Racing: Nicholls relies on young blood of Hoo La Baloo
The peculiar difficulty of preserving a decent racing surface this winter has been graphically measured over recent days by the official going reports from Sandown, which might just be squeezed into a dozen morocco-bound volumes. The abridged version is that the hurdles track remains largely on the easy side, despite three weeks without rain, whereas they have resorted to watering between the fences in the back straight, where the going might otherwise be firm.
Watering in the first week of February? What kind of state will our tracks be in by summer? Jump meetings are being staged all round the country on sandy divots and threadbare tufts of turf. The clerk of the course at Cheltenham, though disappointed to abandon his fixture last Saturday at the 11th hour, will surely be grateful for that reprieve as he prepares the track for the Festival in March.
Sandown has provided sanctuary for two prizes displaced from that card, and the change of venue has yielded a fascinating opportunity in the Victor Chandler Chase. Hoo La Baloo (next best 1.30) was not entered at Cheltenham because he must go right-handed, but now that the goalposts have been moved he is hard to oppose.
He made an indelible impression on his first visit to Sandown, even though beaten for the first time in his life. You will never see a novice jump these intimidating fences with greater freedom. Though he had nothing left when challenged by Racing Demon on the hill, the bare form qualifies him as one of the better novices around. Hoo La Baloo, who should last longer on the ground today, then returned on Boxing Day but the handicapper was permitted no more evidence: none of the other runners got round.
Novices are always of interest in handicap chases, because they can be rated only on the shallow foundations they have been able to lay so far. By the same token, of course, it does not matter how well treated a horse might be if he has not yet learned how to get from one side of a fence to the other. Hoo La Baloo, however, is a typically precocious French import, and benefits from a generous weight-for-age allowance.
Of the others, Old Flame has been flourishing for his new stable but has been too effective on heavy for anyone to be certain how he will cope with these conditions.
Of course Hoo La Baloo represents a trainer in imperious form, with new stars emerging on every flank - in conspicuous contrast with the rather stale profile of horses representing Martin Pipe on most Saturdays this winter. Today, indeed, a more intriguing subplot concerns the remarkably diverse team of raiders from the North, though the most talented of them, No Refuge, would not be certain to last home in the Cleeve Hurdle.
Only five runners could be seduced on to this variegated ground for the Totesport Scilly Isles Novices' Chase, and Nicholls accounts for two of them. Albuhera (2.35), who would have run in the Victor Chandler at Cheltenham, has a better chance in this more valuable race. Barry Geraghty can complete another productive day for the stable in the Agfa Diamond Chase on Ladalko (3.45), who had the race at his mercy when falling here last month.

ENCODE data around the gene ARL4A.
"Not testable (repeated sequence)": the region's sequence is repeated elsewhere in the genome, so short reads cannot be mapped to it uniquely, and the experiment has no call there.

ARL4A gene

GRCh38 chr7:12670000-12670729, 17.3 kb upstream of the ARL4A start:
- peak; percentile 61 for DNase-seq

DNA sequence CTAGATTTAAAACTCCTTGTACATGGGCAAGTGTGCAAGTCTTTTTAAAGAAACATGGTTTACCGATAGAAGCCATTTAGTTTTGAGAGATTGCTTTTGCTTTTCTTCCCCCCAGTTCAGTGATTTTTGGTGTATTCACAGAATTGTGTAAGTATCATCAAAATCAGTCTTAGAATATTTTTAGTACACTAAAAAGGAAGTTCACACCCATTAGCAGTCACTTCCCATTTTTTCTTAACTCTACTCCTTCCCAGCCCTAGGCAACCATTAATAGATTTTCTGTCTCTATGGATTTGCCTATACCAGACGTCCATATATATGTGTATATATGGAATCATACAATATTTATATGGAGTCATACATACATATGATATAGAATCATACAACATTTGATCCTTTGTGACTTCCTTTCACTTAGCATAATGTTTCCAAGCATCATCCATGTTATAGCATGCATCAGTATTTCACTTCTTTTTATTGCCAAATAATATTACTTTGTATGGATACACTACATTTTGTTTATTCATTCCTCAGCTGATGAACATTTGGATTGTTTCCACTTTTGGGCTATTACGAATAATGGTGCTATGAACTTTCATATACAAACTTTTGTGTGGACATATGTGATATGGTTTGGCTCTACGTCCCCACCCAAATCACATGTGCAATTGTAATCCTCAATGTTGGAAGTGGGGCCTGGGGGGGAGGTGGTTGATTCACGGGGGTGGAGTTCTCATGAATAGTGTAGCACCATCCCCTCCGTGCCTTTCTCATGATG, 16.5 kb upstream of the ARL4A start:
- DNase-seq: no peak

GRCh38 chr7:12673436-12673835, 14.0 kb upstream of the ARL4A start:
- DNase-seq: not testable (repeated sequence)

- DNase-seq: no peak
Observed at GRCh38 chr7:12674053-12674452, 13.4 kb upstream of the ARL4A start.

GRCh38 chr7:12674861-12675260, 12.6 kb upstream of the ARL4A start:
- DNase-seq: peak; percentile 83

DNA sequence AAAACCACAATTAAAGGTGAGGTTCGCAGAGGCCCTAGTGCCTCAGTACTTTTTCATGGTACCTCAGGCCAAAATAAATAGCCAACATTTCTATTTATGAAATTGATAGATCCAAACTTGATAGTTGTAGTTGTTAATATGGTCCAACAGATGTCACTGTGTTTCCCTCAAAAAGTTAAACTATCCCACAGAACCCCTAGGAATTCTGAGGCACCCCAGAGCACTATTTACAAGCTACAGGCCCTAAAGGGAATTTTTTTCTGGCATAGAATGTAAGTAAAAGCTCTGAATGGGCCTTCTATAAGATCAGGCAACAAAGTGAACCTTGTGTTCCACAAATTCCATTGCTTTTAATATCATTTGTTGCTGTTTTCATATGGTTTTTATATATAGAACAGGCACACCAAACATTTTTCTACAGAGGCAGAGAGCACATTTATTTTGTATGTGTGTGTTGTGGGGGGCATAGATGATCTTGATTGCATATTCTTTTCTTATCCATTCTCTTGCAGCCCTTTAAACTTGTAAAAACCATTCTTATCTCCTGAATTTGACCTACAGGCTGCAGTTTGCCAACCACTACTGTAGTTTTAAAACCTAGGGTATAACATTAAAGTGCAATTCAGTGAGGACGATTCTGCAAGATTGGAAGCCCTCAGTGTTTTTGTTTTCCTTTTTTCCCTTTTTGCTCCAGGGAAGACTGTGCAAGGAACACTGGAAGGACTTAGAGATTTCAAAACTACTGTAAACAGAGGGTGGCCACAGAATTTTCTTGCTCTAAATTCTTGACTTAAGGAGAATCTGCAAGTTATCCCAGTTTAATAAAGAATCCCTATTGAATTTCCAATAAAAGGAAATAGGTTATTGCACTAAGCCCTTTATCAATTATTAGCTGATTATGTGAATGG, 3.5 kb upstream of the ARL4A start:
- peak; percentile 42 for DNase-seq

Applying the Hoo La Baloo formula, Nicholls also runs an unexposed novice in the big handicap hurdle. But while Be Be King undoubtedly has more ability than his present mark allows, he has not been terribly proficient over his hurdles and this faster ground may isolate lingering flaws in his technique. Class may tell, but he is not the only runner of whom the same could be true, as the connections of Lord Sam (3.10) have finally decided that he is too clumsy to persevere over fences. The fact remains that the only time he has been beaten over hurdles was when third to Hardy Eustace in their novice season at the Festival.
Nicholls spreads his tentacles to Wetherby, too, but the best bet there, or anywhere, is SCHUH SHINE (nap 2.50). He did not stay three miles on his last visit here, after Christmas, but resumed a progressive profile at Haydock. The runner-up has won since and a 7lb higher mark may not stop a horse who has won six times over fences from 10 starts.
The performance of Hoo La Baloo will be observed with interest by Henrietta Knight, who runs Racing Demon for the first time since their encounter two months ago at Chepstow tomorrow. He has been kept idle in turn by inappropriate ground, a tooth abscess and the unavailability of Timmy Murphy, but Knight has despaired of prising the latter from his duties with Pipe, and Sam Thomas takes over.
Remarkably, after an equally idle spell, the other favourite for the Irish Independent Arkle Trophy resurfaces within half an hour at Punchestown. Accordion Etoile has not been seen since winning at Cheltenham in November, and he can expect a hostile reception from Central House in the Tied Cottage Chase. Central House is reunited with Roger Loughran, author of an immortal sporting faux pas when prematurely celebrating success on the same horse at Leopardstown.
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